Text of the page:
real estate

Real estate fraud case lands Dot man in prison

By 
Reporter Staff
Oct. 20, 2010

A Dorchester man convicted in a federal court for his role in a massive mortgage fraud scheme was sentenced to three-and-a-half years in jail this week. Daniel Appolon, 23, was part of a ring that prosecutors say conducted 21 bogus real estate deals in Dorchester, South Boston, Hyde Park and other communities between May 2005 and June 2006. Appolon was a recruiter for the ring, convincing people to serve as "straw" purchasers on properties.  Read more

It’s a renter’s market out there

With its six stories of brick between Dorchester Avenue and Ashmont Station, The Carruth makes no attempt to rival the spacious tranquility of suburbia.

From the businesses at street level – including a bank and an Italian restaurant – to the views from the upper floors, there are reminders of other buildings and other people, not to mention the traffic. That is, the setting for the mixed-income development is unabashedly urban and, thanks to the Red Line, a single ride away from downtown Boston, Cambridge, and Somerville.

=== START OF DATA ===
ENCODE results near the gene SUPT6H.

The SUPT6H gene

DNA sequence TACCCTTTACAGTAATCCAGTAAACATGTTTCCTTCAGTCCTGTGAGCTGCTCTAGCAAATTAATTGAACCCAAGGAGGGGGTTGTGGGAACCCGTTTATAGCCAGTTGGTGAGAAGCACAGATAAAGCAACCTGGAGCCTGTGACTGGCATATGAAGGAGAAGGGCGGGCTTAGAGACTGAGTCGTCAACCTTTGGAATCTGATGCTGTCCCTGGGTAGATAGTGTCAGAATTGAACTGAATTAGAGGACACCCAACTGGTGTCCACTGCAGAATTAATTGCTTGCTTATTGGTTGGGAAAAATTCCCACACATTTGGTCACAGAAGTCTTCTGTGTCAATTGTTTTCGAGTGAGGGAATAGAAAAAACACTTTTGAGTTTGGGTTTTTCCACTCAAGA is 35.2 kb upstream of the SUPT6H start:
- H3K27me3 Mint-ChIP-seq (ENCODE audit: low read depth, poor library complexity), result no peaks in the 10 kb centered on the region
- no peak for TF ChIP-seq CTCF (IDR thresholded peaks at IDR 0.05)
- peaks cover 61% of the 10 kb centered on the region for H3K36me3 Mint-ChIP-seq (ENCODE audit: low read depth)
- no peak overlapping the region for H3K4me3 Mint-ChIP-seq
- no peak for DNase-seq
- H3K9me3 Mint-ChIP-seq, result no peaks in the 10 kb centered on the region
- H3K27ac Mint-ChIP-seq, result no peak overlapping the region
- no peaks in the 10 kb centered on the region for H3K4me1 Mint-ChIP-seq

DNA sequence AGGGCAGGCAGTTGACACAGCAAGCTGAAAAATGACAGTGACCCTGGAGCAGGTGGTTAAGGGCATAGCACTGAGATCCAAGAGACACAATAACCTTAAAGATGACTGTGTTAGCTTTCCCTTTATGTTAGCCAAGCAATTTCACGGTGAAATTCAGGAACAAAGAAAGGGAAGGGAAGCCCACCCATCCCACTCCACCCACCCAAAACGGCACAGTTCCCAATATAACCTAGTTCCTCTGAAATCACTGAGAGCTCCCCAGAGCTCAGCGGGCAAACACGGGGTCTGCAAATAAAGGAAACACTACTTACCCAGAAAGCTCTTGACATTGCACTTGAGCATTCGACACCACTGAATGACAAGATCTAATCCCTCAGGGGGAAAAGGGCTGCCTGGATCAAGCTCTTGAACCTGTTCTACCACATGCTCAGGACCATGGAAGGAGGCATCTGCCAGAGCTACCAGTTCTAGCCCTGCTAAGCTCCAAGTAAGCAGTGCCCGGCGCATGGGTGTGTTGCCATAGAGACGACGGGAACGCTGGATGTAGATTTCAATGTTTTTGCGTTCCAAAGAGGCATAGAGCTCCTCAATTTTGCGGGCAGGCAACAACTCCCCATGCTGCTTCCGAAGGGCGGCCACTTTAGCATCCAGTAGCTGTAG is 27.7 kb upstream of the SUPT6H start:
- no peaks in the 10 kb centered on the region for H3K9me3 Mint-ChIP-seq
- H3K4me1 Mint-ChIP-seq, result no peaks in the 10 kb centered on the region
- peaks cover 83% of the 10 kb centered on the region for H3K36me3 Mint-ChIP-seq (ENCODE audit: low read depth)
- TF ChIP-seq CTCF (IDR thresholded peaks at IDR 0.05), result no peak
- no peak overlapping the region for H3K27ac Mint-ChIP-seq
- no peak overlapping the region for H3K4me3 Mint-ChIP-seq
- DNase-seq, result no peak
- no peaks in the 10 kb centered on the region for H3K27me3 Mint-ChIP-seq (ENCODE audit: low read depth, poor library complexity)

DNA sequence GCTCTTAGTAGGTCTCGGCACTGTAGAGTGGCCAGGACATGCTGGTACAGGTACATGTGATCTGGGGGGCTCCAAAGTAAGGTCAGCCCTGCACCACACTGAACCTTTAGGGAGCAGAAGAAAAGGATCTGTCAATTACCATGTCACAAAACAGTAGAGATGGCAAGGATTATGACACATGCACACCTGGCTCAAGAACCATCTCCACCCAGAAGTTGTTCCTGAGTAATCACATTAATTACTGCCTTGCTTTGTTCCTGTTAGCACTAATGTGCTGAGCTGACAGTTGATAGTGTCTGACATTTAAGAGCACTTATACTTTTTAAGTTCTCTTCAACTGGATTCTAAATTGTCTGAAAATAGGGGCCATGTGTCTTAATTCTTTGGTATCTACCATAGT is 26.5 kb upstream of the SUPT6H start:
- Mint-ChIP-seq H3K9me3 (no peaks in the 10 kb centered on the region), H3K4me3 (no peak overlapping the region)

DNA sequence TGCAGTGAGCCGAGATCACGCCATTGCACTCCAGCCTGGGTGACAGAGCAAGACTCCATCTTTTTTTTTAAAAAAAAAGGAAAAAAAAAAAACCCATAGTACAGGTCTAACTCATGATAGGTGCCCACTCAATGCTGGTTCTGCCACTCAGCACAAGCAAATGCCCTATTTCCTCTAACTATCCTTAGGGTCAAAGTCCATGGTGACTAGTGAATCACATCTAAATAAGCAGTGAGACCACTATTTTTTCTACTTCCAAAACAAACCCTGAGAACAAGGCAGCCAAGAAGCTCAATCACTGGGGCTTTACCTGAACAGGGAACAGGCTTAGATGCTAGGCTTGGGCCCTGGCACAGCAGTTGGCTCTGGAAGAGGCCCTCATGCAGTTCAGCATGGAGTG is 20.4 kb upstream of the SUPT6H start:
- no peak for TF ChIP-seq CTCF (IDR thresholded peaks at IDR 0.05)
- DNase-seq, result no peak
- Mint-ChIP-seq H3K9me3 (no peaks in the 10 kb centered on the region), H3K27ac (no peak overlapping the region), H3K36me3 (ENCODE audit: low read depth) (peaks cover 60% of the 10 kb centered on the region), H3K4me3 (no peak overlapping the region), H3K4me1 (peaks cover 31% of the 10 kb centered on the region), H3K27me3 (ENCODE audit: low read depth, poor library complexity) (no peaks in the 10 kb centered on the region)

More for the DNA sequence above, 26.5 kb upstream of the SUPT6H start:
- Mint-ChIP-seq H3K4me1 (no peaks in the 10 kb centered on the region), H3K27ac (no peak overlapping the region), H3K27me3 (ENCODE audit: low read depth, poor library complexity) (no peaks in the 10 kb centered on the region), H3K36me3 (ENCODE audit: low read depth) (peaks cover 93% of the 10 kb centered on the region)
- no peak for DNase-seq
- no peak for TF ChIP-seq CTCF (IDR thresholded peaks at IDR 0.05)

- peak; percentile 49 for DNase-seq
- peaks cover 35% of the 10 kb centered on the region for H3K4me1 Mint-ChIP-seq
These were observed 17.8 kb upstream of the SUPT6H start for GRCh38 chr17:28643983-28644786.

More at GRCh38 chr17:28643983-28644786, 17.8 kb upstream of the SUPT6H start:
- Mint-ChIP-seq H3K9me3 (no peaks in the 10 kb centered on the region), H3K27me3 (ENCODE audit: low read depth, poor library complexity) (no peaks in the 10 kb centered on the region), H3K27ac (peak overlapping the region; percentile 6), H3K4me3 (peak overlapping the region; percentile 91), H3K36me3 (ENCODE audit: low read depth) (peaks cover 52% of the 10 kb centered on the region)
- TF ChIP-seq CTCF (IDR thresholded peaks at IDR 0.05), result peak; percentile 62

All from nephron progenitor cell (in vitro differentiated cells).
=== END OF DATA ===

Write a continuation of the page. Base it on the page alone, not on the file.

Completed by Trinity Financial last year, just as Dorchester’s multi-family housing market was shaken by a rash of foreclosures, The Carruth failed to meet expectations for condo sales. But what failed to attract buyers has been a hit with renters.  Read more

Mixed Market: Prices entice homebuyers; lending woes persist

Mixed Market: Newly renovated homes for sale on Hendry Street. Photo by Chris LovettMixed Market: Newly renovated homes for sale on Hendry Street. Photo by Chris LovettCrosscurrents in Dorchester’s real estate market are pulling in different directions—extending the fall-off in prices of the past two years, but also showing signs of new vitality.

“If someone’s telling you there’s no business, they’re not in our neighborhood,” says the Dorchester office manager for Jack Conway & Co., Julie Simmons.

“There is a lot of activity now,” she says. “That $8,000 tax credit is really bringing people in.”

But even agents who vouch for people willing to buy and sell say their customers still meet obstacles.  Read more